I wish that I’d had more to give

I guess I was too young

To understand what it meant to have lived


When she died

At 94

We told stories

Of her stubbornness

I said at the service

I was proud to be

One of a long line of stubborn women in my family

I touched the sallow skin

On her forehead

It was smooth and cold

I took her hand to hold

Hands that made chicken soup, stuffed cabbage, chicken salad

But although we gathered

She wasn’t there then

So my friend

When you went

To her grave last night

To act big and brave

With your old ghosts to fight

And you tarnished the stone

My mother chose

The inscription

With the carving of a rose

When you spoke to her

The way those old Russians did

Insulted my grandmother

Betty Cohen Schieff


I’d like to ask

What you hoped to gain

If you know that we all share the stain

Of blood and dirt and chicken soup

We’re all travelers here my friend

Even you


But you went in the dark so you wouldn’t have to see

Those of us who loved her

My family and me

And I suppose

It was mutual

Because I don’t want

to look

at you

I didn’t want

to look

at you

But now I know, i have to


You’ve wounded me

You’ve tainted my pride

But your hate won’t win

And here is why:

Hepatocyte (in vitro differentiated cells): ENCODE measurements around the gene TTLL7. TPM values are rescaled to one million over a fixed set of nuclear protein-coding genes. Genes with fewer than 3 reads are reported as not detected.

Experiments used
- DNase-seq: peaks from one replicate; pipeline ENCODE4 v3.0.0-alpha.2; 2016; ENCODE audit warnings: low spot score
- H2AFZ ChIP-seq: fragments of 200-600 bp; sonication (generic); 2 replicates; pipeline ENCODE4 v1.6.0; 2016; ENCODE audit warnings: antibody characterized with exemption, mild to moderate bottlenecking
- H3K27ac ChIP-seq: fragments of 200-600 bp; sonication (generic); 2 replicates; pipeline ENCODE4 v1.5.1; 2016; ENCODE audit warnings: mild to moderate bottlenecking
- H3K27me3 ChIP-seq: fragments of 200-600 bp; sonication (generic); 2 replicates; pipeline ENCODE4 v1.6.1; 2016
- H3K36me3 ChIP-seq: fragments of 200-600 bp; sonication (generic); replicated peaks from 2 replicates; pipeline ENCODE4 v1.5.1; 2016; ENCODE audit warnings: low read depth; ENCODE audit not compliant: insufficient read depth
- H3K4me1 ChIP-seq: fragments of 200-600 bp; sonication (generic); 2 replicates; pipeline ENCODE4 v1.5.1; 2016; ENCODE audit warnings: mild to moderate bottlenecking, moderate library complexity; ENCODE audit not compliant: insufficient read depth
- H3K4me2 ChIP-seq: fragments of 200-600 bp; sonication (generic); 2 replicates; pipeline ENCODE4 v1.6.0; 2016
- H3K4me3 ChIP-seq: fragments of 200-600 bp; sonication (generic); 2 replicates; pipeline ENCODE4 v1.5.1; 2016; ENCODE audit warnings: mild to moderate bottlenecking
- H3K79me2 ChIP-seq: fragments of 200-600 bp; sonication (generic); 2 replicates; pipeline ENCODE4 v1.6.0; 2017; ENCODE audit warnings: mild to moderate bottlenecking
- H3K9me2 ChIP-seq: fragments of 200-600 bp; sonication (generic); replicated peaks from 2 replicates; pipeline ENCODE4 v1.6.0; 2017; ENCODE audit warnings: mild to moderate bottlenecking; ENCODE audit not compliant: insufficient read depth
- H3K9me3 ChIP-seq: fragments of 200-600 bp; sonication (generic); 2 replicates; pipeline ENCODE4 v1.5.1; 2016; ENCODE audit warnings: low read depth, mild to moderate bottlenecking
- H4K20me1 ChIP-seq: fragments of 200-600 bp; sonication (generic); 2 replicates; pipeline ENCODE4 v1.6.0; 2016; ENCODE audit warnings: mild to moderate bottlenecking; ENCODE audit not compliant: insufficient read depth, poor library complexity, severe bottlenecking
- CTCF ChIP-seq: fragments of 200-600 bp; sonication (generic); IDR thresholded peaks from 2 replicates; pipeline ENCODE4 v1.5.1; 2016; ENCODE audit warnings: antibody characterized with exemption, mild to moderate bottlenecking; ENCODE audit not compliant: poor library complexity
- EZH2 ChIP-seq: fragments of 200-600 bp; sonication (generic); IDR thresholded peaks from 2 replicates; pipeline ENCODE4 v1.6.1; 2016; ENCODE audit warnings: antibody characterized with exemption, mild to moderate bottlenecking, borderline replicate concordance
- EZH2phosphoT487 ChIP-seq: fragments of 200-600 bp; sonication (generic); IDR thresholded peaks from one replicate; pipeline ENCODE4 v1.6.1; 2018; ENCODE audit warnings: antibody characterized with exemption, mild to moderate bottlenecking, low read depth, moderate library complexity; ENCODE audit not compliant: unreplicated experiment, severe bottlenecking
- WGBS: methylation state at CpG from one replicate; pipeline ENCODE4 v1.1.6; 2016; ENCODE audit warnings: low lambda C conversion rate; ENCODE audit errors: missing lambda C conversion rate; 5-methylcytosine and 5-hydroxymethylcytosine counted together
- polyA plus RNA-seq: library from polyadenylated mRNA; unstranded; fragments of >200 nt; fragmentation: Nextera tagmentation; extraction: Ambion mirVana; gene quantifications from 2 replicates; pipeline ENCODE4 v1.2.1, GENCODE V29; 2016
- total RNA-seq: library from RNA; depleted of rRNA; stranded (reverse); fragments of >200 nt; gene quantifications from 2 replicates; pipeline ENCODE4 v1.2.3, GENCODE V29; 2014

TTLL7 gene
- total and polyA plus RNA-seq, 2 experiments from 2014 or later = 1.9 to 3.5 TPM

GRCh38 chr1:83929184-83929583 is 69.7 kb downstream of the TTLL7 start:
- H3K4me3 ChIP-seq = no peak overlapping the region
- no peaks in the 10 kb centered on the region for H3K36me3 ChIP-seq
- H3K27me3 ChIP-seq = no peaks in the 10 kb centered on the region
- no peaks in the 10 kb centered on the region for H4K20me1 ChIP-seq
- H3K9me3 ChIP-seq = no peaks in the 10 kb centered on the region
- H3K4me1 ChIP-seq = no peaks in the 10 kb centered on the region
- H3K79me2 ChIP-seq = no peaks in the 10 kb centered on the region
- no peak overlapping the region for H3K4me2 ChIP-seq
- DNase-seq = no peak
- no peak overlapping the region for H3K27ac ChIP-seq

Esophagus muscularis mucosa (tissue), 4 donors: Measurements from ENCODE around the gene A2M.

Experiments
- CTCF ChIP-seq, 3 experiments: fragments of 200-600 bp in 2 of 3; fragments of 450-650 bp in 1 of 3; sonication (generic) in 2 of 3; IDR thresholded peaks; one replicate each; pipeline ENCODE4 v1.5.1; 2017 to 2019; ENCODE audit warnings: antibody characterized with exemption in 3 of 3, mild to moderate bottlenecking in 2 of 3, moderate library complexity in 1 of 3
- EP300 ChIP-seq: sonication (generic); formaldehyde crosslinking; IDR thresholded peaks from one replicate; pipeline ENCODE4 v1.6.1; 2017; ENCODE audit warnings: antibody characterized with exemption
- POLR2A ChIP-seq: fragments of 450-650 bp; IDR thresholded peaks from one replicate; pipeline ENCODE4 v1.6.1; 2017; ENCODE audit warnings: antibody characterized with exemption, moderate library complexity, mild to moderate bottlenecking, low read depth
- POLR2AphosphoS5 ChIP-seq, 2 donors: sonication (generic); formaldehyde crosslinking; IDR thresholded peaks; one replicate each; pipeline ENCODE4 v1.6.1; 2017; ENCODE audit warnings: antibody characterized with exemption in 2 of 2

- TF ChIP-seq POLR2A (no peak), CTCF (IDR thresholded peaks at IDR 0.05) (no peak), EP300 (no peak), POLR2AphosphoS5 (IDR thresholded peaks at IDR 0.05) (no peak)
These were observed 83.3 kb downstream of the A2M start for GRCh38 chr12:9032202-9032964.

I am already loved

I am already raised

I have already soaked up my grandmother’s gaze

And that’s true of so many

Who ate their grandmother’s soup

And soul food and curry and rice and beans too

Now tell me

Who was your grandmother?

Could you tell she loved you?


I’m sorry my friend

But the fear cannot win

Even if 6 million more have to die

Me and my family or all of mankind

You will never un-cook

What has fed us inside

You can shoot it down with your guns and lies

Spray it with paint

Build your walls

Try to hide

But it will still try to reach you

It will still try to teach you

We are so much more than we ever imagine

And when we are tested

We can choose a better action


She sailed the ocean at the age of 4

She worked with her hands

And rarely rested

She worked til her family tasted the truth

If you come to my table

In daylight

I will gladly cook it for you

Its good when you’re cold

Or you think your chances are through

The recipe in my brain that I cannot undo

My grandmother made chicken soup